Arthur strongly disagrees with the notion that, without religious teaching no one can know what is moral. Arthur remarks that there is no way of one telling a right religion in a world full of religions. From the different religions offer dissimilar perspectives of the world and even where similar religion are observed, Arthur arguer there are differing myriad interpretations. Philosophical argument on revelation as a means of deciphering religious truth morality is refuted in Arthur's arguments. There is the need to differentiate between historical event and revelations. If revelation is a guide to morality, there is the need to ascertain whether a historical even, the revelation or both count (Arthur 63). Arthur notes "rather than revelation serving as a guide to morality, morality is serving as a guide of how we interpret revelation" (Arthur 63).
With further discussions, Arthur argues that assertion all morality come from God is fundamentally blemish since there are other sources that interject to guide morality. Considering that God changes his commands, morality is bound to change. People's consciousness cannot allow them to commit murder and allow chaos if God order them to Kill. This questions the validity of the Divine Command Theory leading him to suggest since God would not will such actions, then morality is a discovery to Him and not His invention. God's commands then are based on morality that exists independent of Him. The assertion the morality and religion are linked and not necessarily that morality comes from religion.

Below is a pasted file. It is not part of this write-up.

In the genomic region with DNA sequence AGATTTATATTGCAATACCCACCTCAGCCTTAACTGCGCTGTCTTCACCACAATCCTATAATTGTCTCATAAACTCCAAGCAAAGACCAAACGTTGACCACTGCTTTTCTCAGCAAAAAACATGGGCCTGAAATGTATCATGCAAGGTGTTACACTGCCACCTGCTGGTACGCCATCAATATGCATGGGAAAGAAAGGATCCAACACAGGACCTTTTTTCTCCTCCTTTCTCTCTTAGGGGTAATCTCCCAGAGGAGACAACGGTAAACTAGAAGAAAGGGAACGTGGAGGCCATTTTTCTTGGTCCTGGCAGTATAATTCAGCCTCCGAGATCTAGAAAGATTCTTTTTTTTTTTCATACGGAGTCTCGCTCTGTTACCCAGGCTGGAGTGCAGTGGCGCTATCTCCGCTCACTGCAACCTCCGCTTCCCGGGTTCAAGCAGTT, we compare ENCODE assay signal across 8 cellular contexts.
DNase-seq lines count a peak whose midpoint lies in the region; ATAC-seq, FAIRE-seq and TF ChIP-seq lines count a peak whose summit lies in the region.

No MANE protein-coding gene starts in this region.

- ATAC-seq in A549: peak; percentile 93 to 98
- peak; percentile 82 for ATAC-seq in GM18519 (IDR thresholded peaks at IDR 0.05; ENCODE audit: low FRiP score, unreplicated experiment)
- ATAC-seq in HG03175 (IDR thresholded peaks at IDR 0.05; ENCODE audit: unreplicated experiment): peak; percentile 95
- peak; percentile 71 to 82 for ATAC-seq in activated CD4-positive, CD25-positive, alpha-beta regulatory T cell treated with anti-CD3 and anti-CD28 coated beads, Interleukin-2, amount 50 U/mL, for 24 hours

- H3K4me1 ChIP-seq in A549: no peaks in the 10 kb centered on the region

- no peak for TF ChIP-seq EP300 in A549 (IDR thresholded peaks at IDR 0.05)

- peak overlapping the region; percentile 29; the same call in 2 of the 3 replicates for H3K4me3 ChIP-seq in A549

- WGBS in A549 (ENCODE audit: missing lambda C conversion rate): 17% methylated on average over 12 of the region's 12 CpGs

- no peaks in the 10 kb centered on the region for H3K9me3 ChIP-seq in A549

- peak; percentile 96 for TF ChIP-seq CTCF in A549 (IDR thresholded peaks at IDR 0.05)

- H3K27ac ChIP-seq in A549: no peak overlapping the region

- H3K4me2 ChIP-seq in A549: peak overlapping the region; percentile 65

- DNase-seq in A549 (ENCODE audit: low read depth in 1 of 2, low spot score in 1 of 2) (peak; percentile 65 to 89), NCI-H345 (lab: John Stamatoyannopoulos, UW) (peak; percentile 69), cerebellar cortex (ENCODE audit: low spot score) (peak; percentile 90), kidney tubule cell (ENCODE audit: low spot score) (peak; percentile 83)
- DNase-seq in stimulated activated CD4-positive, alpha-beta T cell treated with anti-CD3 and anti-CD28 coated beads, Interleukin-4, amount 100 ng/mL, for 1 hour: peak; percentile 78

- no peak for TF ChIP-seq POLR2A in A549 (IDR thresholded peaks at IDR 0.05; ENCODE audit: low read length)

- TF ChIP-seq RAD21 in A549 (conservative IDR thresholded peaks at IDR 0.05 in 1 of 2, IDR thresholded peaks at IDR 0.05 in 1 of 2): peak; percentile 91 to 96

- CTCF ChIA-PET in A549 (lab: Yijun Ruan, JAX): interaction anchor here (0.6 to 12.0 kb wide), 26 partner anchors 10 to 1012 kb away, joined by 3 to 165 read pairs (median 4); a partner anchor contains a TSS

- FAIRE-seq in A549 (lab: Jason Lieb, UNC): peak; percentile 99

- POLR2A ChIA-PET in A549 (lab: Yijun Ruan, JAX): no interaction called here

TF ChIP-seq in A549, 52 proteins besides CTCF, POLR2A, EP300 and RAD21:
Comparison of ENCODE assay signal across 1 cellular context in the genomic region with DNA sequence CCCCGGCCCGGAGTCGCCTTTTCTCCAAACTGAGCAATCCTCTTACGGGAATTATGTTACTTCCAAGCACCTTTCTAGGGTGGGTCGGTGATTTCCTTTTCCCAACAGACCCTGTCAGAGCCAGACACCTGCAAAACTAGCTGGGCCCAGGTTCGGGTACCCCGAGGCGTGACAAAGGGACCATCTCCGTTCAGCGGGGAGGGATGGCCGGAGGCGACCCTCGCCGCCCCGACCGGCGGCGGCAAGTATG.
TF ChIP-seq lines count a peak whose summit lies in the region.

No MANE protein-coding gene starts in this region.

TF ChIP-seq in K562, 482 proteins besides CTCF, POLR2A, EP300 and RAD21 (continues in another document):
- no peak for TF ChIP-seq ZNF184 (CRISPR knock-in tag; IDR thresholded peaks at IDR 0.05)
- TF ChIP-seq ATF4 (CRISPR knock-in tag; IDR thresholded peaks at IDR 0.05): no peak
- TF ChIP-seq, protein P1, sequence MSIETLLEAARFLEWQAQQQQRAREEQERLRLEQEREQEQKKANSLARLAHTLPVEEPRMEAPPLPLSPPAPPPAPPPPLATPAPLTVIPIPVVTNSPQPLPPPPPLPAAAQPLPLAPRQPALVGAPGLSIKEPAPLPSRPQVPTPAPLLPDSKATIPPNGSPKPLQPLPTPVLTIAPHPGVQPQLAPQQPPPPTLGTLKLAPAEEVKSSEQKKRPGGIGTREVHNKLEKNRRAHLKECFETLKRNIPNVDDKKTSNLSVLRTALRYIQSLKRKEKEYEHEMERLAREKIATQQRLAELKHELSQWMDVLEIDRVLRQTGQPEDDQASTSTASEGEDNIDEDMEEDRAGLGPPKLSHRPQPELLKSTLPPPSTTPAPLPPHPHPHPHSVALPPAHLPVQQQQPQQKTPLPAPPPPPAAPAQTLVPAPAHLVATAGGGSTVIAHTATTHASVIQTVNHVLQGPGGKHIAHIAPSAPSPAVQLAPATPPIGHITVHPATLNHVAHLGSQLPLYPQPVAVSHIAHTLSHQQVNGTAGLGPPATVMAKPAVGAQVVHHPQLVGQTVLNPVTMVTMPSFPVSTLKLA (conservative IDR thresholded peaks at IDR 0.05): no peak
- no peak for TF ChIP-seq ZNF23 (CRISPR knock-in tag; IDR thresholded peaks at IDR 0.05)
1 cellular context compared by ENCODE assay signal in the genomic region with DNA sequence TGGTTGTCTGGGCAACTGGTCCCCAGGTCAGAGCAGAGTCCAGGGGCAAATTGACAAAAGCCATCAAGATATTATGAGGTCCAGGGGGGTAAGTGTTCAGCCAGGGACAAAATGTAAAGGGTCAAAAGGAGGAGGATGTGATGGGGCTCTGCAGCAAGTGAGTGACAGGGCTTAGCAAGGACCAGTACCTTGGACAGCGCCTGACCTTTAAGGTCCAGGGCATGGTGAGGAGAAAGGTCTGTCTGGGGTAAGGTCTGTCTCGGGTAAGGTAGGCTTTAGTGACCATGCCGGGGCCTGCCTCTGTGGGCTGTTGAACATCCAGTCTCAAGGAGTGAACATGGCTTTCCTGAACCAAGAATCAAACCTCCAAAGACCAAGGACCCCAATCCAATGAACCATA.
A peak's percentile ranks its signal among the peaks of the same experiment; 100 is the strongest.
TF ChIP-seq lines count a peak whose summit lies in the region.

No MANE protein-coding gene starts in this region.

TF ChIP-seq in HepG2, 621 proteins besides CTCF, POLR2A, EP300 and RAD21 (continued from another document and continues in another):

In his arguments, Arthur opposed the view that morality stems from religion but agree that over the years, to two have a played a critical role to exert influence upon each other. From the arguments and oppositions made, Arthur profoundly lays ground to consider the influence individual thought process plays in actions and decisions taken. In this case, consciousness plays a critical role in the moral actions taken by individuals.
Utilitarianism and Kantianism